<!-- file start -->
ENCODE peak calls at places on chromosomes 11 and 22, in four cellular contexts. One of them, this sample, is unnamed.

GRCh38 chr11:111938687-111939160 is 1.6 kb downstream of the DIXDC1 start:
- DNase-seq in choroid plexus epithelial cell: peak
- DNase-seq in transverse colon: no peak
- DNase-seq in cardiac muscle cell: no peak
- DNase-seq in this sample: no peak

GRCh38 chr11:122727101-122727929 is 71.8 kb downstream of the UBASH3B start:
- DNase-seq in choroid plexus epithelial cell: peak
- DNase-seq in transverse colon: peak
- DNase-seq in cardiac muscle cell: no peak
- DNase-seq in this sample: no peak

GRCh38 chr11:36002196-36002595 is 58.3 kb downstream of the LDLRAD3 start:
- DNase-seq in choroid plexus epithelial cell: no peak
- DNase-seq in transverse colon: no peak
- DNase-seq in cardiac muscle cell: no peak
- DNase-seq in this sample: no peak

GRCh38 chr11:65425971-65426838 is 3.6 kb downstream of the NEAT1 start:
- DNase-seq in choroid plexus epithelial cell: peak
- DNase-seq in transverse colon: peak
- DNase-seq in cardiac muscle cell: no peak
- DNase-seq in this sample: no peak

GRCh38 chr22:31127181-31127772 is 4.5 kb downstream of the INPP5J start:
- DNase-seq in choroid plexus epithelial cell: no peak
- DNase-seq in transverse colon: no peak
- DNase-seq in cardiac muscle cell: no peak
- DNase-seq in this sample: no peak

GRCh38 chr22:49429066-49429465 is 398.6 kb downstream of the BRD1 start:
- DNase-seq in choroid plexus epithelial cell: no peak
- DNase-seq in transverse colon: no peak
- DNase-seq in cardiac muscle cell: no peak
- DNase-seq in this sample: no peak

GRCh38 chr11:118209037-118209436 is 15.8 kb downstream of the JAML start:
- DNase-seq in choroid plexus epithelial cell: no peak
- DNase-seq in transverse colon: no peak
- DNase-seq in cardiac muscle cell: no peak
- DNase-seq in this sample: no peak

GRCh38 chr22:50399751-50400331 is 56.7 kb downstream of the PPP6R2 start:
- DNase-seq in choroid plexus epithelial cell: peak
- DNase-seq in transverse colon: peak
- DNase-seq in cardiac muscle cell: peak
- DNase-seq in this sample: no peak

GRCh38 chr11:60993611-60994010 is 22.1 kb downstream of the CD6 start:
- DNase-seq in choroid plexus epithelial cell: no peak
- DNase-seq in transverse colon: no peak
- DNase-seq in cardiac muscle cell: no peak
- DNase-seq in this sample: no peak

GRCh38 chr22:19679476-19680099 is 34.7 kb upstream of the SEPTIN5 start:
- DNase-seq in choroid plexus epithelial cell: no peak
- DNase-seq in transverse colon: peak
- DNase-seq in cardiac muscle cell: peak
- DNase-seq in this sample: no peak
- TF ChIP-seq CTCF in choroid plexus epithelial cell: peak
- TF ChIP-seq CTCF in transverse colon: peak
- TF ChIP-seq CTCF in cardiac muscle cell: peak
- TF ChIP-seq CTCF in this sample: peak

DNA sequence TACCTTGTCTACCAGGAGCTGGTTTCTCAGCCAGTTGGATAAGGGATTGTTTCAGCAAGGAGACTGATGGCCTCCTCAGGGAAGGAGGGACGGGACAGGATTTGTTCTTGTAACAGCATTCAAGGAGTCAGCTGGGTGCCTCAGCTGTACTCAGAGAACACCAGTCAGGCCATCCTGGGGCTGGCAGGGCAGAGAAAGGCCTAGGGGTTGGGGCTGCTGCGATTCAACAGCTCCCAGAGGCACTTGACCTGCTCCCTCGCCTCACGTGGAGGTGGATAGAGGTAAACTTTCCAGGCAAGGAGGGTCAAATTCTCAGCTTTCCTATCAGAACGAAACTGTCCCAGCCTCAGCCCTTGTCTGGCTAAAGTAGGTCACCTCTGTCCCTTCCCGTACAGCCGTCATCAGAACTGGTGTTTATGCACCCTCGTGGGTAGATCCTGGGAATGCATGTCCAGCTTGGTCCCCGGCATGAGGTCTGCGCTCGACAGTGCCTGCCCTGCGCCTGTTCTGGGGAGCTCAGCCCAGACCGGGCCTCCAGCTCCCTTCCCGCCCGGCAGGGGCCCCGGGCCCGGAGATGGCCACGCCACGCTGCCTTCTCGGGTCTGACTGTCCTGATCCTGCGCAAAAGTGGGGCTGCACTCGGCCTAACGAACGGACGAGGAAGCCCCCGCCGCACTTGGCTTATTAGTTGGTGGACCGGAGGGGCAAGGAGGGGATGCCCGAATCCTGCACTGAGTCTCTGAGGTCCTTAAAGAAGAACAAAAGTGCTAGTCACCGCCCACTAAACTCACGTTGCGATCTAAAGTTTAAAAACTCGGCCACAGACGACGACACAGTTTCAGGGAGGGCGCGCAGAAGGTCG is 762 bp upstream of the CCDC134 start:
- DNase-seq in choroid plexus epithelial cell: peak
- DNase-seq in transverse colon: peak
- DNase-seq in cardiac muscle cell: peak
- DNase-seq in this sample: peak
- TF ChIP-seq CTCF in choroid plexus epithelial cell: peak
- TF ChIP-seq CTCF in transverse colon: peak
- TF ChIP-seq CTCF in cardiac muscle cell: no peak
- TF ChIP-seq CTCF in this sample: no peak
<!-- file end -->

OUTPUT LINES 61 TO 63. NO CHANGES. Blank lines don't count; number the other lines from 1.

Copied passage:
- TF ChIP-seq CTCF in choroid plexus epithelial cell: peak
- TF ChIP-seq CTCF in transverse colon: peak
- TF ChIP-seq CTCF in cardiac muscle cell: no peak